The Ministry, in fact, is already working on this and has said that efforts are ongoing to obtain a separate line of finance for the sustainability of the programme for maternal and child services. “Cadre revisions, projections, recruitment, and training are being streamlined to ensure adequate healthcare is provided at the community level,” they assured.

The WBTi mentioned that the country is doing well in achieving Baby-friendly Hospital Initiative (BFHI) targets by implementing 10 steps to successful breastfeeding, both in quantity and quality. Here, they list a few aspects of the initiative that need improvement.

“A 40-hour breastfeeding counselling course is the standard course for hospital staff and a five-and-a-half day IYCF course is the standard course for field staff. It is mandatory that all staff caring for mothers and newborns in the hospital are trained in the 40-hour breastfeeding counselling course and in the field, in the IYCF course.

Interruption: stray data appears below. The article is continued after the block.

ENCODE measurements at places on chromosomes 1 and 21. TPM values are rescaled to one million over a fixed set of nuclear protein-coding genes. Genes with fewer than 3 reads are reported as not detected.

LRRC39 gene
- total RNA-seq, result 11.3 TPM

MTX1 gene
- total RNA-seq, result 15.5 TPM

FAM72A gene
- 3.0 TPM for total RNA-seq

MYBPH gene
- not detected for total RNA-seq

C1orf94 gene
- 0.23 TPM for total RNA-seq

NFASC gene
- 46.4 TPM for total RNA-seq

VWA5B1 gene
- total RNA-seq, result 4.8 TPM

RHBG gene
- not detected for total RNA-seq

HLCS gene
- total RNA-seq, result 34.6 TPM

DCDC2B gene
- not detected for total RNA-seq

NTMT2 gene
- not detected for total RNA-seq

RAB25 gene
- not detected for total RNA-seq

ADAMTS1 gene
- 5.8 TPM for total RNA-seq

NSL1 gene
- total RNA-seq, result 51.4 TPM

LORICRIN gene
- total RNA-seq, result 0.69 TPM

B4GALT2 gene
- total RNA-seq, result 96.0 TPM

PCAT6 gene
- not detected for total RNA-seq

“All 10 steps of the BFHI, including the mother-friendly initiative components and baby-friendly field clinics, have been incorporated into the system in Sri Lanka. It is not practical and cost effective to have only a BFHI assessment and accreditation system for Sri Lanka. Therefore, the country has decided to monitor it along with their usual hospital monitoring system by the hospital directors, which is monitored at the hospital directors’ meeting (monthly, chaired by the Director General of Health Services), maternal and child healthcare (MCH) supervision in the hospitals by the MOMCH (District MCH Manager), and are reviewed at the maternal child health reviews of the districts that are conducted quarterly by the districts and annually by national-level staff.